2. Market to the right clients. In order to market to the right clients for your services and style, you have to know whom you best serve. In other words, make the connection between whom you work best with or to whom you can offer the best results. Take it a step further by communicating the results and benefits you offer well so you attract clients whose goals line up.

Example: If you love working with marathon runners and other athletes who want to improve performance, but focus on lighter pressure techniques and energy work, you will want to connect with athletes looking for a subtle approach rather than those with a “no pain, no gain” attitude.

3. Provide the right services to the right clients at the right time. When you understand your client’s goals and what you do that can meet their goals, that’s half the battle. But sometimes we have to do a little more digging and get clear about what brought our clients in rather than making assumptions.

Some key questions:

  • What prompted your call today?
  • What are your goals for buying this product or service?
  • Do you have other goals or problems you’d like me to help with?

It may also be beneficial to ask the client about their history and past experience with the kind of service they’re having today.

4. Make it easy for clients to return. Most people want to feel like they’re good clients, that you want to do business with them and see them again or invite them to return.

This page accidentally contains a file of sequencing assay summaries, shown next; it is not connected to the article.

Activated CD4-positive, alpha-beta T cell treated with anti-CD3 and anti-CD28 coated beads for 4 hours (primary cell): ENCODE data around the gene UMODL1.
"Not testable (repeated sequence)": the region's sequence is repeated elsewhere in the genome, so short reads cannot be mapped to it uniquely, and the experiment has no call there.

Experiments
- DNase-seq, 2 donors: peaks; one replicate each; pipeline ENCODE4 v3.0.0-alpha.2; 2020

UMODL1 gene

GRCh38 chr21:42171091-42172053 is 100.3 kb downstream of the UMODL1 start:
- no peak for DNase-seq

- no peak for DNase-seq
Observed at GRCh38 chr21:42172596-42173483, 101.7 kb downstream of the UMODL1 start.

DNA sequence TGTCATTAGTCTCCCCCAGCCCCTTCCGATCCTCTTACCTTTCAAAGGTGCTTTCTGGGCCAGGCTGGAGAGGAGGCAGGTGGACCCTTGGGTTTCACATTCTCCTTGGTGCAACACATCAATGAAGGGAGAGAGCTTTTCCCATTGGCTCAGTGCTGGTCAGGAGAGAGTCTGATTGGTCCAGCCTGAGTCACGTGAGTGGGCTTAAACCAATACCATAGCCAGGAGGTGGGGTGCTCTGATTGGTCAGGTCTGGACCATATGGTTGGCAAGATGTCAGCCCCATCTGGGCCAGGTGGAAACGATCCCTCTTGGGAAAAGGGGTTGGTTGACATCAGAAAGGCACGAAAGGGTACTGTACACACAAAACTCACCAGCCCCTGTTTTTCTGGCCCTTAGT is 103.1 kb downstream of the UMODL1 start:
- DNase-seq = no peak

That said, it is your responsibility to take the work off them and extend the invitation. While there are lots of tools and tips to accomplish this, here are a few simple basics to make the rebooking process easy on you and your clients:

  • Get permission to recommend solutions (i.e. other products and services) that can help meet your clients goals. Most people will want to at least hear what you’re talking about even if they don’t choose to take advantage of it. Why? Because they wouldn’t be in your office or on your table if they weren’t looking for help with something.
  • Explain the benefits of what you’re doing and how it can help your client reach their goals. When you’re immersed in the world of massage, it’s easy to forget that not everyone knows what it does or how it can be of benefit. Don’t assume your clients understand why using a particular product or service will help them or that they know how often they should come in.
  • Invite every client to return. Let them know you enjoyed working with them and would like to see them again. Whether you offer some type of incentive like a membership program or rebooking incentive or not is up to you. Focus on the value they will receive by achieving their goals and let them know how you can help. If they are not interested in coming back, they can say no and you can both go on with the rest of your day.

In short, getting massage clients to rebook is good for you and your clients. Take action to meet your goals and theirs by inviting them to return.

See Also: 6 Things to Think About Before Negotiating Your Next Lease

Felicia Brown is a Massage, Spa & Wellness Expert, author and speaker who loves helping others create lives and businesses filled with passion, joy, abundance, and gratitude, speaking at conferences around the US, Canada and abroad. Felicia is also an award-winning massage therapist, spa owner and entrepreneur. Connect with Felicia and The Dream Team Ducks™ at and